South America is home to the the Potamotrygonidae freshwater rays. These are not found in Patagonia, but they are closely related to the Dasyatid rays that
often venture into freshwater in several parts of the world; one of these species can be found off the Chilean Patagonian coast.

Could some of these Dasyatids swim up the Chilean Patagonian rivers into the Andean lakes and thus have originated the Cuero myth?. Maybe. But if they did, they would not survive in such an environment because they are adapted to highly saline sea water furthermore, they live in "all temperate and tropical seas, and some species enter tropical and warm-temperature rivers and lakes" but, not cold water lakes or rivers (like those found in Patagonia).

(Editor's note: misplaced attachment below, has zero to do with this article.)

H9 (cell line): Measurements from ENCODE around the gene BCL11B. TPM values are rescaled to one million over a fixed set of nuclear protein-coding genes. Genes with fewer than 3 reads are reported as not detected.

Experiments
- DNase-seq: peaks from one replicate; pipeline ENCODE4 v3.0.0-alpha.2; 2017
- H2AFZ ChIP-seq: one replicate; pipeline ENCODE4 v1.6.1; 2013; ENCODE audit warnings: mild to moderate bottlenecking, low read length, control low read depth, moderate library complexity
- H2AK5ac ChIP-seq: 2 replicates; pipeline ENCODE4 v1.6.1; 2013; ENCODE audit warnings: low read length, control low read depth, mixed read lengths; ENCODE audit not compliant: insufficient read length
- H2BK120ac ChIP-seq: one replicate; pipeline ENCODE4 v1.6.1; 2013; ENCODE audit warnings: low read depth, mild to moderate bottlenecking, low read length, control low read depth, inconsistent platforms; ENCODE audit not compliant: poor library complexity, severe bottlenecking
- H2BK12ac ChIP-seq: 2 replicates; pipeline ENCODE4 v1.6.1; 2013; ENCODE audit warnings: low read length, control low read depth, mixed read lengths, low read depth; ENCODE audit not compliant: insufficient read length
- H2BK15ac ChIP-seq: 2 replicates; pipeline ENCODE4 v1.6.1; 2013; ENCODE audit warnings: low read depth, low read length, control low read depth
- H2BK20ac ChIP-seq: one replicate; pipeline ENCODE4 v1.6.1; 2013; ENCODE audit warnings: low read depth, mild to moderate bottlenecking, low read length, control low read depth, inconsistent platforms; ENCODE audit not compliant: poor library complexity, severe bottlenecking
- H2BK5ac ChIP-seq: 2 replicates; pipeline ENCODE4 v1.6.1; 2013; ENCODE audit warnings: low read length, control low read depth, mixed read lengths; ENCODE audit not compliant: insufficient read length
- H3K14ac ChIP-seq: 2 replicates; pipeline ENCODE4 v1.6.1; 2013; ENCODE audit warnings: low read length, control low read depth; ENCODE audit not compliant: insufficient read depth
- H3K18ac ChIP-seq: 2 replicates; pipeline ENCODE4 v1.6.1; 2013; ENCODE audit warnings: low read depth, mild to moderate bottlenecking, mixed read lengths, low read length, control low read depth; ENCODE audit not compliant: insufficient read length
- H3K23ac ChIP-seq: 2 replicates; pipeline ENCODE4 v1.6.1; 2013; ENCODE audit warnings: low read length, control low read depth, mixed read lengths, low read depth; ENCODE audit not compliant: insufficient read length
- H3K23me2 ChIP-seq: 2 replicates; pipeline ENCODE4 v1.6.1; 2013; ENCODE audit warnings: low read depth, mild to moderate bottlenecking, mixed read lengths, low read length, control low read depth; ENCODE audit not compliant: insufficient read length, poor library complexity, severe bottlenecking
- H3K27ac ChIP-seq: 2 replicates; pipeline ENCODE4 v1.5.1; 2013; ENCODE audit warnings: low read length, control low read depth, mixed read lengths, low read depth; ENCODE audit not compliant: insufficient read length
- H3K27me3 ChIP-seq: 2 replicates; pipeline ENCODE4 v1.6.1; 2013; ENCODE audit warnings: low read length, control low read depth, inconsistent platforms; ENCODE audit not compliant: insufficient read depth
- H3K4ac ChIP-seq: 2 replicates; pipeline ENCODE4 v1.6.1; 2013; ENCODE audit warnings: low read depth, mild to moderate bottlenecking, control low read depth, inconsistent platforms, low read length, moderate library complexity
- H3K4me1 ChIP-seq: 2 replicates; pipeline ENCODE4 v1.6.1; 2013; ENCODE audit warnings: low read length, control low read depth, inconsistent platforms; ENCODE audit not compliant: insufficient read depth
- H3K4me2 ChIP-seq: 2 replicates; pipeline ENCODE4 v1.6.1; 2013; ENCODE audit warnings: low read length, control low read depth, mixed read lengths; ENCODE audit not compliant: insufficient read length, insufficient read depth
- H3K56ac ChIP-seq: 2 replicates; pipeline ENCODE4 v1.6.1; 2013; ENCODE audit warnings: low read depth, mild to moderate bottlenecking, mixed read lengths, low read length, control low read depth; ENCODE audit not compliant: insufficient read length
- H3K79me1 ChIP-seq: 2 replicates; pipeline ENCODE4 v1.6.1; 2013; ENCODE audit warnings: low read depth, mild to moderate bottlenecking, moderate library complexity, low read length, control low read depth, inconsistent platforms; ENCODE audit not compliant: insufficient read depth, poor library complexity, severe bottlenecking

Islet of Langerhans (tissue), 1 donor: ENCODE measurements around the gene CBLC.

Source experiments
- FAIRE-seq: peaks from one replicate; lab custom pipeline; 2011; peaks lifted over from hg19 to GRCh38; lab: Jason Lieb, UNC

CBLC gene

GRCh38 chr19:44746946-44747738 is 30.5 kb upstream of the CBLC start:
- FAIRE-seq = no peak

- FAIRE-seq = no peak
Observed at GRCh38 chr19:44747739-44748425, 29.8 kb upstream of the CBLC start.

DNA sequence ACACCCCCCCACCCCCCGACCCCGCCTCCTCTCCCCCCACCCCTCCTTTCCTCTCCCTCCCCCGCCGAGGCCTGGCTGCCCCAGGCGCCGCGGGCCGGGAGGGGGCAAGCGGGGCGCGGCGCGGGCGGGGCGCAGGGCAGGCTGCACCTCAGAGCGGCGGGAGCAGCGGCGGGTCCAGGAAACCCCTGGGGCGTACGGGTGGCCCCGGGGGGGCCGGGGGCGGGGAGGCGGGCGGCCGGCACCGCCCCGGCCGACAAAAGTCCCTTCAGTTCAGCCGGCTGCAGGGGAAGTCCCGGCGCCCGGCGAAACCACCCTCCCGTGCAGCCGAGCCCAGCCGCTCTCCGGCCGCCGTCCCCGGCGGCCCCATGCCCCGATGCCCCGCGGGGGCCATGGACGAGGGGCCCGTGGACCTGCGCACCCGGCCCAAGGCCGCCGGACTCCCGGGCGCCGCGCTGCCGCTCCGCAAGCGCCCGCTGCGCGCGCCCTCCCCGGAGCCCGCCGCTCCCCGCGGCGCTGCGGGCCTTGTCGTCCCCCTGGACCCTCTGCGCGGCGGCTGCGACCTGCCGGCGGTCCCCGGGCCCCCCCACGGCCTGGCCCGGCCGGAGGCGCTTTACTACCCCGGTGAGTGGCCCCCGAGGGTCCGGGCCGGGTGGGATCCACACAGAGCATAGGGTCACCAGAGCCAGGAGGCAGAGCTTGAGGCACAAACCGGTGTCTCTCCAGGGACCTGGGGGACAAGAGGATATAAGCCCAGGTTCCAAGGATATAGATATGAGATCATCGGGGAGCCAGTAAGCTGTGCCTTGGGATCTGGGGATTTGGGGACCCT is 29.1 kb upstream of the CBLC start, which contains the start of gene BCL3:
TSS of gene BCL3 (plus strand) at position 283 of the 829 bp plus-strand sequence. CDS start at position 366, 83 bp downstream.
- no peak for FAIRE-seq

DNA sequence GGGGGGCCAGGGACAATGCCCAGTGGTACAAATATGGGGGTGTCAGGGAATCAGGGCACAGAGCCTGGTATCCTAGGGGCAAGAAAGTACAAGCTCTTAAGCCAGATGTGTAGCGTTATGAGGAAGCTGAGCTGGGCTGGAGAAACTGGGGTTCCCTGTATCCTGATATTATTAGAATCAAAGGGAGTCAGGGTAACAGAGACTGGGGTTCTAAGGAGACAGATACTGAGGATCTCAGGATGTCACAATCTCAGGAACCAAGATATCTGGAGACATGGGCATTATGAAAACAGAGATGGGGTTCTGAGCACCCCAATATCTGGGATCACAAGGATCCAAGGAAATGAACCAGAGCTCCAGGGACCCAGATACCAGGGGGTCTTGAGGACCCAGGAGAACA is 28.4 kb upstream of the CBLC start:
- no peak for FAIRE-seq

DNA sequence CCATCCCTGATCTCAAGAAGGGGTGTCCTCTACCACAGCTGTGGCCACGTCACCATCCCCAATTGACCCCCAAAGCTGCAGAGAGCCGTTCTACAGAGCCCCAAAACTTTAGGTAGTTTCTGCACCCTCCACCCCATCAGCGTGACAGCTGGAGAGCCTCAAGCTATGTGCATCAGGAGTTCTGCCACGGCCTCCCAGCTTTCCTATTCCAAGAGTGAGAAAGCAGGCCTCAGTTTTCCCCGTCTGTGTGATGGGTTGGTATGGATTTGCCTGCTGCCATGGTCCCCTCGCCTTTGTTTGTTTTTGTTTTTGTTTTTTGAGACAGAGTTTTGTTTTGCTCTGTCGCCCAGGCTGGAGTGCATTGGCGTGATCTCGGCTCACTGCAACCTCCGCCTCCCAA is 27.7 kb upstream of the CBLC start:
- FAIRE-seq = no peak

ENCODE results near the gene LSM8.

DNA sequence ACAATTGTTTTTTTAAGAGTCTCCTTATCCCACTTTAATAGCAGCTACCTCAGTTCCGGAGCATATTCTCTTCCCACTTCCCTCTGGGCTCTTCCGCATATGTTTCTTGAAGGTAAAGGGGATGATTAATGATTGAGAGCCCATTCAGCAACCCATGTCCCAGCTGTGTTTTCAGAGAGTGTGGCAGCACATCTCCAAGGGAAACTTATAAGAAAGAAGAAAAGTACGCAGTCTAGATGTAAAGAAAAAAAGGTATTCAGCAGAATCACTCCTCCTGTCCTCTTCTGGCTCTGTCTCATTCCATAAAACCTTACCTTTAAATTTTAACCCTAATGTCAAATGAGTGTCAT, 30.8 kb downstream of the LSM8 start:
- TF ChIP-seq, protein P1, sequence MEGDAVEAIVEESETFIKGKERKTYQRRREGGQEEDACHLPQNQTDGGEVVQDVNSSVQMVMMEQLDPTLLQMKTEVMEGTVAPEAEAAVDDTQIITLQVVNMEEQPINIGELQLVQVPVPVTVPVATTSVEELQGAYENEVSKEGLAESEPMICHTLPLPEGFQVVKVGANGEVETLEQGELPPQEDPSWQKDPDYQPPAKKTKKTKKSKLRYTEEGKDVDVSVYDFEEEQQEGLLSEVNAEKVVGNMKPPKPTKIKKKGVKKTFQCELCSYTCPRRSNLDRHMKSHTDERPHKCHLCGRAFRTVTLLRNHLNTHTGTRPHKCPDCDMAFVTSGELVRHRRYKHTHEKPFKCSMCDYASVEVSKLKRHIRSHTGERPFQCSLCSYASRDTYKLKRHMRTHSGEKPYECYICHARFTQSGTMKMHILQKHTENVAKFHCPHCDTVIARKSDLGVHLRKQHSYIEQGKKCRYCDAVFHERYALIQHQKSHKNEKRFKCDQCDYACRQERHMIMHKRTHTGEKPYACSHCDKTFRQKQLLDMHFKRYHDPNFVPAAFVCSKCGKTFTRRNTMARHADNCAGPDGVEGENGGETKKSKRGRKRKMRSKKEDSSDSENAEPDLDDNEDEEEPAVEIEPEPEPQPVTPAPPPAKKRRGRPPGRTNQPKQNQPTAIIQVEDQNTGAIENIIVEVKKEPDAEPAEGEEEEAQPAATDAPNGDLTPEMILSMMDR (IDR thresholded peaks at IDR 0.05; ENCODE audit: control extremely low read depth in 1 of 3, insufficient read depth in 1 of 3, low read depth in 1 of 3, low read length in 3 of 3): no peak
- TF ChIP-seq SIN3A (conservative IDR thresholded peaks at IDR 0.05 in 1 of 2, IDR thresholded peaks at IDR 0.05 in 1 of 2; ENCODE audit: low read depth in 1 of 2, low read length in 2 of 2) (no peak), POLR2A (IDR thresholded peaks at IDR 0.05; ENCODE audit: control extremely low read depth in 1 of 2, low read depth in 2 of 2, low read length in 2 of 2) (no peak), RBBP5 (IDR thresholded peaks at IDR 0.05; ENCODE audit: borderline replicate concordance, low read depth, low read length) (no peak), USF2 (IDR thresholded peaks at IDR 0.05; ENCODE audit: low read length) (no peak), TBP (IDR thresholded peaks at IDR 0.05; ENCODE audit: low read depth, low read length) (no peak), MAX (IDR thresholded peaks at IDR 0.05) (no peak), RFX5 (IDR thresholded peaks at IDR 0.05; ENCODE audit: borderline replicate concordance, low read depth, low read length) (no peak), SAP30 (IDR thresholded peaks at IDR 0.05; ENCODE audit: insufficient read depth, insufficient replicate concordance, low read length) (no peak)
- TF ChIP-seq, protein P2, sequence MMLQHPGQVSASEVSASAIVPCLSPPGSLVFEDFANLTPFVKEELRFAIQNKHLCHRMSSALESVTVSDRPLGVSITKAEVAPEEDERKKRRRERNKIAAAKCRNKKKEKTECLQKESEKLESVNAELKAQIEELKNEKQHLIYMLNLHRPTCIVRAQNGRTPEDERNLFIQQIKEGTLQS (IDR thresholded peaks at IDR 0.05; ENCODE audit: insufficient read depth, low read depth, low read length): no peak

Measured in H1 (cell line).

Freshwater rays in Patagonia?

I have read an entry in Eberhart’s excellent book [6] on “Mysterious Creatures” which mentions that “giant freshwater rays were seen in 1976” at Lago Gutiérrez, Rio Negro Province.

Reproduction of pages 689 of Eberhart’s book. From [6].

This same 1976” incident is reported in detail by Sebastián Jarré[7][8] yet at a different location: Lake Moreno.

Lakes Moreno and Gutierrez are quite close to each other (8 km – 5 mi.) and both flow into Lake Nahuel Huapi, the map below shows the site of the 1976 accident (red circle) a very narrow stretch of road carved into a steep cliff that skirts the lake.

Bariloche map
Lakes Moreno and Nahuel Huapi, Gutiérrez. From Google Maps, Online. Adapted by the author.

According to Jarré:

1976, a tourist bus falls of a cliff at Lake Moreno. A team of divers is sent to the rescue. And according to their testimony, while they were probing for the vehicle ACCIDENTADO, they had seen the presence of large sized rays on the lake’s bottom […] at that time, the then chief of the Prefectura Naval [Argentine Coast Guard], Principal Prefect Walter Hormastorfer, confirmed this account, though with some tenuous geographic variations. [7] [8]